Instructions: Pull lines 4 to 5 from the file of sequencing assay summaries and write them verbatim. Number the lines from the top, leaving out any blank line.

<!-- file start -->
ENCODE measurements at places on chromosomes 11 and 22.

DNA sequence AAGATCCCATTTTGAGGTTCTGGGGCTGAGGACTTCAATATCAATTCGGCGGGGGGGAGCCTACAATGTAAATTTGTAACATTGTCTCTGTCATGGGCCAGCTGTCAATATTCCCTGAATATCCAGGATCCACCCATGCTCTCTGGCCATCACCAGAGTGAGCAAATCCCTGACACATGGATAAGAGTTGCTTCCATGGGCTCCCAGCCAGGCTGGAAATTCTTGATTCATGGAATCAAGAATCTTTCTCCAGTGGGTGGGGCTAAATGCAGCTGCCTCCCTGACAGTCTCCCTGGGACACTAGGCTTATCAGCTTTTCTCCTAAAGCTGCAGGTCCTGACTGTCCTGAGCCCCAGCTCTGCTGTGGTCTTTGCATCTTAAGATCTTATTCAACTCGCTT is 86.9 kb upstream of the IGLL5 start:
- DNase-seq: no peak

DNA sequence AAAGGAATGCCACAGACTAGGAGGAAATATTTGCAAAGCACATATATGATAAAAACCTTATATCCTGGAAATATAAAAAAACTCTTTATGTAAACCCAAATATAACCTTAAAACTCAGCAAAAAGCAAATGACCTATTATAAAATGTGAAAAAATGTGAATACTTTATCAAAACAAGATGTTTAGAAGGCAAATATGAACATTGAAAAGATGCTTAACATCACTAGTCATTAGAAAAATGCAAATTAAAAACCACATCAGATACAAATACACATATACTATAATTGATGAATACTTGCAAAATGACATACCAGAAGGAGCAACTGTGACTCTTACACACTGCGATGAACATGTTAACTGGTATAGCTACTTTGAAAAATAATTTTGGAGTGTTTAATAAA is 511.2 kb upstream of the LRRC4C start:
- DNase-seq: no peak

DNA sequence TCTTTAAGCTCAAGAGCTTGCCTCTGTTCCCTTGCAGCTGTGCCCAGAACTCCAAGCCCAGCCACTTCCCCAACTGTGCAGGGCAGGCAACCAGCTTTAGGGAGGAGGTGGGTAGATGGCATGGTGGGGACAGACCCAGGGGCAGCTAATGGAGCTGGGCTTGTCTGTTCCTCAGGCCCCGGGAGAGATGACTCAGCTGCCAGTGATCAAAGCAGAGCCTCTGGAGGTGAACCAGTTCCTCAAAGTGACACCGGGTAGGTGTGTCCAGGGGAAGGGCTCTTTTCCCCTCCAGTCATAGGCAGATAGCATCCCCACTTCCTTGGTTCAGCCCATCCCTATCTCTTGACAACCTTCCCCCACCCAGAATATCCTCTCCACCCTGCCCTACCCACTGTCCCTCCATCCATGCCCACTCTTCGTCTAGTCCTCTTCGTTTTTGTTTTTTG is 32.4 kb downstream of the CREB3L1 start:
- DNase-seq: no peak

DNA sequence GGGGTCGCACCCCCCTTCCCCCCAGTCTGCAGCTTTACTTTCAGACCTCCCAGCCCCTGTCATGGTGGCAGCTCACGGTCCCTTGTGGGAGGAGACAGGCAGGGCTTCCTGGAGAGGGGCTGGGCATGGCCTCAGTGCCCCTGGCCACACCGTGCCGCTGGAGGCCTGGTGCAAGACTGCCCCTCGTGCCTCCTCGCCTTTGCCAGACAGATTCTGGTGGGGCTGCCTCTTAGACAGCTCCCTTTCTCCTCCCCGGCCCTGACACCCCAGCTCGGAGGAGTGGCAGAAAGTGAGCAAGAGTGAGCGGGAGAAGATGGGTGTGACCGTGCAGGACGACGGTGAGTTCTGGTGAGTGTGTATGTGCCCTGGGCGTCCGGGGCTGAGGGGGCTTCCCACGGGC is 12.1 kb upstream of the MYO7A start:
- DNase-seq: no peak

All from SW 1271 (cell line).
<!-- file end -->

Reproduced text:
DNA sequence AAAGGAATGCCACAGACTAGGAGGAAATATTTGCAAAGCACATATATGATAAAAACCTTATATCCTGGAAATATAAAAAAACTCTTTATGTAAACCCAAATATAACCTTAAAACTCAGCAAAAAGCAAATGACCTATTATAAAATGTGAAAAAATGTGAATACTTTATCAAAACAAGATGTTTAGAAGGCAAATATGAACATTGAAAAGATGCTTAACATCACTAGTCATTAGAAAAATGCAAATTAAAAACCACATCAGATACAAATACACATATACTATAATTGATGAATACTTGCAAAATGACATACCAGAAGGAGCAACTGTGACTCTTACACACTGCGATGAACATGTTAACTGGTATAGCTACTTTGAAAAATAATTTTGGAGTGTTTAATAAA is 511.2 kb upstream of the LRRC4C start:
- DNase-seq: no peak